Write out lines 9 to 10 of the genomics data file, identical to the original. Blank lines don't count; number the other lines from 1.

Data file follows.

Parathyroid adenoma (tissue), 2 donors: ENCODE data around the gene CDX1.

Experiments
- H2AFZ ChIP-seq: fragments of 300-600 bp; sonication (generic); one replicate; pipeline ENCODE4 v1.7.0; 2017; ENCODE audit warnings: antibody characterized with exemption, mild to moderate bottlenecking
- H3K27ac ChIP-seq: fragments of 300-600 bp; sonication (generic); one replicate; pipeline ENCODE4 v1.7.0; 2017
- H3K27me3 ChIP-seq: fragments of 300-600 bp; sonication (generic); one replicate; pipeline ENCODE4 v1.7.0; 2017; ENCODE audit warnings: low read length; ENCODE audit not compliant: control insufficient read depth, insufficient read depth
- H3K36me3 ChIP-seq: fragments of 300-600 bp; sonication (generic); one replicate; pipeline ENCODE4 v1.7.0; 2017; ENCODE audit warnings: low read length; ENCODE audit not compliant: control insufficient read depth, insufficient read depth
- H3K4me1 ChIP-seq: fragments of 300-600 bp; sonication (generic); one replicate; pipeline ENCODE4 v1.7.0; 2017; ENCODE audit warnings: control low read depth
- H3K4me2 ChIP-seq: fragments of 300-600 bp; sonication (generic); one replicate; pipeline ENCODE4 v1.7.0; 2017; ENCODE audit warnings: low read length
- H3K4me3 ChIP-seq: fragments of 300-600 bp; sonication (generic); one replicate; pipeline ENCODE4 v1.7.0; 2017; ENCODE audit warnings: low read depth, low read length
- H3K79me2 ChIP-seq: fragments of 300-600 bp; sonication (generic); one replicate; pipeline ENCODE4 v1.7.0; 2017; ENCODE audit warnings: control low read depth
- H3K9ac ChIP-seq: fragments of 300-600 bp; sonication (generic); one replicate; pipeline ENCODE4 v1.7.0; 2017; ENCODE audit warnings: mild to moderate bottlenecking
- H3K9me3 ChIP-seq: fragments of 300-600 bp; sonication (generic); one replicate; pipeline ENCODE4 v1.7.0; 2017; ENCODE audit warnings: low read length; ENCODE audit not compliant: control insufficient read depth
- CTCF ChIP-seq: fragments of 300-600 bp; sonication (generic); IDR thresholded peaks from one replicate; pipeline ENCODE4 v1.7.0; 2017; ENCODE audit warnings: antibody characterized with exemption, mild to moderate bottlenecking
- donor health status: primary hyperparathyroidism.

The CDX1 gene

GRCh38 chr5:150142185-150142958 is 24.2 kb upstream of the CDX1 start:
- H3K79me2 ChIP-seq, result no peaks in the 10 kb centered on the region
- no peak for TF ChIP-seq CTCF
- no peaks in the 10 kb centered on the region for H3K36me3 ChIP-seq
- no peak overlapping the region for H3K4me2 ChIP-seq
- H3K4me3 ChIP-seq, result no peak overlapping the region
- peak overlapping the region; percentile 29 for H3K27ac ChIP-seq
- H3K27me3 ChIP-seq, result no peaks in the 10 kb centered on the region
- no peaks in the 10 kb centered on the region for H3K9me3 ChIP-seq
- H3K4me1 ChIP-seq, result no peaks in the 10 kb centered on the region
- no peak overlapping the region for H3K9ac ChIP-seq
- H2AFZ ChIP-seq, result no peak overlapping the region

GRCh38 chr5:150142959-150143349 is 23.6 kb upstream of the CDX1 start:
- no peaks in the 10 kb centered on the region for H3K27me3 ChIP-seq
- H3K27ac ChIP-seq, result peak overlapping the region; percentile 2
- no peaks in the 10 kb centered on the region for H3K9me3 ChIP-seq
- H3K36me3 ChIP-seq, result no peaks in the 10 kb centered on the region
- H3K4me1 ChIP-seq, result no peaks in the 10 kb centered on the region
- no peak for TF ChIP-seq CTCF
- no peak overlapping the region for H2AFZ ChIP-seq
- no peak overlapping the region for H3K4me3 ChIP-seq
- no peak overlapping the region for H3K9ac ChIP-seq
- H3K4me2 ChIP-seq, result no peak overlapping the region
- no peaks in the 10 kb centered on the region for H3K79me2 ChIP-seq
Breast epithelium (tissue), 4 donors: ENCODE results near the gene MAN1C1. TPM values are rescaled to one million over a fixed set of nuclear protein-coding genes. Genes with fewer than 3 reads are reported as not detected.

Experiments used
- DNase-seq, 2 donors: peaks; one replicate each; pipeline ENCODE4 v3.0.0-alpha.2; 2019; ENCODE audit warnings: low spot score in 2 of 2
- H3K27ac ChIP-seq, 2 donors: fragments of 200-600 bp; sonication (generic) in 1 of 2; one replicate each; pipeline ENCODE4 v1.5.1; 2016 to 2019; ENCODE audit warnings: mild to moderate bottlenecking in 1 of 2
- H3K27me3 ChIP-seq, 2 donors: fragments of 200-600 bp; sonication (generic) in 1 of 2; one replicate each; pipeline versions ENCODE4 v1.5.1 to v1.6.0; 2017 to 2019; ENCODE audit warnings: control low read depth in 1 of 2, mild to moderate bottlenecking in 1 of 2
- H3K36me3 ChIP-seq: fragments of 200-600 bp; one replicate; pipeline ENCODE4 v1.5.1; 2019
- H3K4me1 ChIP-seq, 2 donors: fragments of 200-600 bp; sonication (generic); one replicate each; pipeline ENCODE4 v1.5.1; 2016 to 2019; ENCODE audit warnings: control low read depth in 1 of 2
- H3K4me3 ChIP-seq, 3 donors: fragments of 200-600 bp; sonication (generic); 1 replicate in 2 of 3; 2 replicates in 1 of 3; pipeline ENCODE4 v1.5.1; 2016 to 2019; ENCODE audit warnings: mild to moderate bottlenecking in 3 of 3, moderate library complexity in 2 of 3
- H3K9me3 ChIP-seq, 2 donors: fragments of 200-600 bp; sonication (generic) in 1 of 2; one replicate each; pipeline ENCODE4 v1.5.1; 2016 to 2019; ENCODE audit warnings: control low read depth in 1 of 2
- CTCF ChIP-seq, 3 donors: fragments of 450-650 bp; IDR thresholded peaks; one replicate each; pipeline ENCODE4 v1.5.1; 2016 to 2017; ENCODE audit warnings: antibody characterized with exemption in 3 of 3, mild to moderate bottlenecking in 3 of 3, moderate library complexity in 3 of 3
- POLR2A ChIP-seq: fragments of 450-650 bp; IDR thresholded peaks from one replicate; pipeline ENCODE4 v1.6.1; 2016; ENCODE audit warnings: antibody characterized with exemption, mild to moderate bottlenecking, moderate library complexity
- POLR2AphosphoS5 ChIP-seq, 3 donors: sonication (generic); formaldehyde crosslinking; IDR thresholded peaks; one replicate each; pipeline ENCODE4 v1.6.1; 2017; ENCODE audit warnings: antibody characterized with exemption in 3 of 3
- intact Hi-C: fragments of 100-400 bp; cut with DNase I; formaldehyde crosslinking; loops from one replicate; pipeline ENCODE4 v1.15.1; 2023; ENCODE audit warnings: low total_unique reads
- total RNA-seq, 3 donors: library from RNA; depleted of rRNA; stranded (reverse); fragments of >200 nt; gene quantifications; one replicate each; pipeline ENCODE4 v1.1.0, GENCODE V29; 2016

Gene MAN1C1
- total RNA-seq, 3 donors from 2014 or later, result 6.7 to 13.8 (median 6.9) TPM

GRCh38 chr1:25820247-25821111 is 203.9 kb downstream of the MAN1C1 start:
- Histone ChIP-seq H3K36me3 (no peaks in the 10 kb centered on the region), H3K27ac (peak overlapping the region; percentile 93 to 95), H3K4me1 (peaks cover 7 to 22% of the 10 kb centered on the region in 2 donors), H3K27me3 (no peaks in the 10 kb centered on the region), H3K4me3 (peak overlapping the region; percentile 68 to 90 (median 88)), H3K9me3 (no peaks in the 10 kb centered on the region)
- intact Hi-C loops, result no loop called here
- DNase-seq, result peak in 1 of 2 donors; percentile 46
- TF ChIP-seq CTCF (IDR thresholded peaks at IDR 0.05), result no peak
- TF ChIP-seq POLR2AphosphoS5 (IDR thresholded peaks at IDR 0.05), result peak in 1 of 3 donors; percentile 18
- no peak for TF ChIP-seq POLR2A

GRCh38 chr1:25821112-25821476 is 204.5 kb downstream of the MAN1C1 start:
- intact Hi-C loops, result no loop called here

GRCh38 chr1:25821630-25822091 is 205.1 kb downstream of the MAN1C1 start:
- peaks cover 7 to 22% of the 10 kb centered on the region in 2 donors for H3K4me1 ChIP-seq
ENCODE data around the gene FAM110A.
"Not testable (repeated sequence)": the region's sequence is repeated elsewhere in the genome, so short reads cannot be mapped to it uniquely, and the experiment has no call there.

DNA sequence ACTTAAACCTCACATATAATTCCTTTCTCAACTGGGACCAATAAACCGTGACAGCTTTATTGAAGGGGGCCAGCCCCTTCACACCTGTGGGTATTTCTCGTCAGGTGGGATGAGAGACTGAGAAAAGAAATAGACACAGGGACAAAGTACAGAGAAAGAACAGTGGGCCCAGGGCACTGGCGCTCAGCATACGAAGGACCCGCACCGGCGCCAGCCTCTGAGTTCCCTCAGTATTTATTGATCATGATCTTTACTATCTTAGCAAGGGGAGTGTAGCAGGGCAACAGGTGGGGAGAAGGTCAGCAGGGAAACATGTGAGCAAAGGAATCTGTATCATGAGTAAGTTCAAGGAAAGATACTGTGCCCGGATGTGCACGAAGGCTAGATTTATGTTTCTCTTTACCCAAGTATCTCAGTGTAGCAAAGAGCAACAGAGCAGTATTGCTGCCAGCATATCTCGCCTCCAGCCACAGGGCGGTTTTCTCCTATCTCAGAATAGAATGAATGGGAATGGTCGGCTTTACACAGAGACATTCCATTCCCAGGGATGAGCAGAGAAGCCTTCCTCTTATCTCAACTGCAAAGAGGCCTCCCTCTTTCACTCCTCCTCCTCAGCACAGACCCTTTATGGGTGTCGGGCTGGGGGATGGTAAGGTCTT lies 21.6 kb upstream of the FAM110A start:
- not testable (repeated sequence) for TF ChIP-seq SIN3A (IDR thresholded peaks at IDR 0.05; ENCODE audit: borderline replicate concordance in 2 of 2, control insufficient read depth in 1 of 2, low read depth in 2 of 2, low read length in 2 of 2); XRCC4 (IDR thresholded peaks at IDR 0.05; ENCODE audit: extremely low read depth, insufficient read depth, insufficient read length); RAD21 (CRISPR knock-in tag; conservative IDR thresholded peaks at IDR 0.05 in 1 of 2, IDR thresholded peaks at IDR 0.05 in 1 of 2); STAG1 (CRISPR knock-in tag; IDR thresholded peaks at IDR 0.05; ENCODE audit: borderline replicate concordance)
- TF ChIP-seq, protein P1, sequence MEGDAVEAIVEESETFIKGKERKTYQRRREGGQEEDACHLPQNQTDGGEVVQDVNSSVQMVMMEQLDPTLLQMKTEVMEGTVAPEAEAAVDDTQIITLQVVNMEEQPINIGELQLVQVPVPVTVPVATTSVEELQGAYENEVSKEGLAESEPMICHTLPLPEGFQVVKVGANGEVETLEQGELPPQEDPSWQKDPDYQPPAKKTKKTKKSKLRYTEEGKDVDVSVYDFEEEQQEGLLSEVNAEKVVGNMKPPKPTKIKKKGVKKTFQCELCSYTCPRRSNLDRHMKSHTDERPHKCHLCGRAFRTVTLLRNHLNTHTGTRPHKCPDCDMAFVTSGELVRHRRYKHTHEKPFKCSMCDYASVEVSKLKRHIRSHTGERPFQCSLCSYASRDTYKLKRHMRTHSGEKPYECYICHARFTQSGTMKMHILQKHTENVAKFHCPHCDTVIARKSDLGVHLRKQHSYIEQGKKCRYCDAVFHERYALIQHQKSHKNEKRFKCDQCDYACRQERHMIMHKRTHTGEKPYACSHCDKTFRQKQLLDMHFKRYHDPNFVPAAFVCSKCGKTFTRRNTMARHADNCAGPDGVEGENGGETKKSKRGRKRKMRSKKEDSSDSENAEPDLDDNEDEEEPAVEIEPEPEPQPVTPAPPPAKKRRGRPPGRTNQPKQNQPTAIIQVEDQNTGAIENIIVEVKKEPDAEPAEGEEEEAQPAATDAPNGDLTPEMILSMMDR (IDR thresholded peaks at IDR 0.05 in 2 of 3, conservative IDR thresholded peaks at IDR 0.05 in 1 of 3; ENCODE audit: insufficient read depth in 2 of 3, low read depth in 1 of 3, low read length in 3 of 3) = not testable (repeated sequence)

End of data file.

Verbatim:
- H3K4me3 ChIP-seq: fragments of 300-600 bp; sonication (generic); one replicate; pipeline ENCODE4 v1.7.0; 2017; ENCODE audit warnings: low read depth, low read length
- H3K79me2 ChIP-seq: fragments of 300-600 bp; sonication (generic); one replicate; pipeline ENCODE4 v1.7.0; 2017; ENCODE audit warnings: control low read depth